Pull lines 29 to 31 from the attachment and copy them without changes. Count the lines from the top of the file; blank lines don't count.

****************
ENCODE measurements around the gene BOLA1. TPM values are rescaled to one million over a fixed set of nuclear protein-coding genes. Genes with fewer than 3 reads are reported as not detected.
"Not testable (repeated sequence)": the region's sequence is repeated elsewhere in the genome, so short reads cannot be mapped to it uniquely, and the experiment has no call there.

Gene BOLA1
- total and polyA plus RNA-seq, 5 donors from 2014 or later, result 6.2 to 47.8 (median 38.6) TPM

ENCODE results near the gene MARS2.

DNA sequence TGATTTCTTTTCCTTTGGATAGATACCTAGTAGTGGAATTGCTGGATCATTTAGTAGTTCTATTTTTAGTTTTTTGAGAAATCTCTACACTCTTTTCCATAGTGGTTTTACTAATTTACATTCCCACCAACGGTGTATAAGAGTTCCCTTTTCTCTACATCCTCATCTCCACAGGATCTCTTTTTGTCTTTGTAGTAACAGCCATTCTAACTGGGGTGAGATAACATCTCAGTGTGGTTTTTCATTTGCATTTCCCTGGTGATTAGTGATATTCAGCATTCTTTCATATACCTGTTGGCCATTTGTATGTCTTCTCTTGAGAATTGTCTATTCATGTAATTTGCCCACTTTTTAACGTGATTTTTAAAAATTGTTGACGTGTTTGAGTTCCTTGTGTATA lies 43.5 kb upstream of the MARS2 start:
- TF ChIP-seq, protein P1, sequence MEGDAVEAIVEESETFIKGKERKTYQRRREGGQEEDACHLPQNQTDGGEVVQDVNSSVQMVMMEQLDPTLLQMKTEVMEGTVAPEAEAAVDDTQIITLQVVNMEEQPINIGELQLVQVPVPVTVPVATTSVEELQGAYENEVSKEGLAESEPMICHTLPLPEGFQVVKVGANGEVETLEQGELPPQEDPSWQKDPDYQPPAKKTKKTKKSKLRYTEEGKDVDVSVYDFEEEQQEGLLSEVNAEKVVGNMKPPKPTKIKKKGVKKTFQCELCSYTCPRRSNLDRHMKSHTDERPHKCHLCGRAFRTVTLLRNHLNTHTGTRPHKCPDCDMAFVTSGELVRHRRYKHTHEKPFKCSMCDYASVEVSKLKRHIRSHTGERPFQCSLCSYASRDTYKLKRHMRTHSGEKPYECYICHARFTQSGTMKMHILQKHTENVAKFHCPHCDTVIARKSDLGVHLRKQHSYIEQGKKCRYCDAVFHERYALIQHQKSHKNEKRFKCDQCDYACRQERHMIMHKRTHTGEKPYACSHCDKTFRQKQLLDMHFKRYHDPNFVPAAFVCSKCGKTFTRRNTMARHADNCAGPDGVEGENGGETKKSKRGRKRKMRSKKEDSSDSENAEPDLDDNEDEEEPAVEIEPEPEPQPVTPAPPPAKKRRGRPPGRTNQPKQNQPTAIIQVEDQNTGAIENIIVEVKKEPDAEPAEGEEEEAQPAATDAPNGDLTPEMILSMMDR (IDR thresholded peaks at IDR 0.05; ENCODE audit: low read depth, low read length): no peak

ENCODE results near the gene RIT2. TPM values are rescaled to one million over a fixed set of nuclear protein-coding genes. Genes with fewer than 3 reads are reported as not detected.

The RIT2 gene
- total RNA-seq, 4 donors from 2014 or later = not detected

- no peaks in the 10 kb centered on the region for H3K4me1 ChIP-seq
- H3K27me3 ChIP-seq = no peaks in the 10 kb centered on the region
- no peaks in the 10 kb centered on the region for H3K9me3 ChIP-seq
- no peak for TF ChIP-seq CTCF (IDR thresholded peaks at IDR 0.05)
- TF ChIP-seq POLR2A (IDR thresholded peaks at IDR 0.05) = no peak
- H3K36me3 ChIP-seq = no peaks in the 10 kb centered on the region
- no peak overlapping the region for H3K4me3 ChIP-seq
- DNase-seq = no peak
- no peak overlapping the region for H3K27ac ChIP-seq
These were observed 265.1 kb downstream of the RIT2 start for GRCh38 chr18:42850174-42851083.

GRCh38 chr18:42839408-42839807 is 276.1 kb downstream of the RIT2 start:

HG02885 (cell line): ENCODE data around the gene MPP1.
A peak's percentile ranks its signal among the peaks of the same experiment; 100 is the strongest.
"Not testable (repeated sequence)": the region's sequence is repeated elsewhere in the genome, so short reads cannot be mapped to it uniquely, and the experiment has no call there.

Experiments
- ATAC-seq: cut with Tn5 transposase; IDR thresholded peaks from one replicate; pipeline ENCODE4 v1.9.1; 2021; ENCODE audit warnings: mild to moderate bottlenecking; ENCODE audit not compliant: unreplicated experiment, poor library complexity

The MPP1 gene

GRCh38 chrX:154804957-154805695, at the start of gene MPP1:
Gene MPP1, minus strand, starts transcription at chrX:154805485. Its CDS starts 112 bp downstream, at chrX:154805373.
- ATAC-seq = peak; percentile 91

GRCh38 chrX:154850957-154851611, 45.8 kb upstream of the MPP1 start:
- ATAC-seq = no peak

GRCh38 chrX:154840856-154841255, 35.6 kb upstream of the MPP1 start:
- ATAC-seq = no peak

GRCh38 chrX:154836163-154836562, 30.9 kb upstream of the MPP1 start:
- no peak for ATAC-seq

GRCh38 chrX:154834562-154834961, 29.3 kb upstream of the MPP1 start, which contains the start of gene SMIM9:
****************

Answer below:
Gene MPP1, minus strand, starts transcription at chrX:154805485. Its CDS starts 112 bp downstream, at chrX:154805373.
- ATAC-seq = peak; percentile 91

GRCh38 chrX:154850957-154851611, 45.8 kb upstream of the MPP1 start: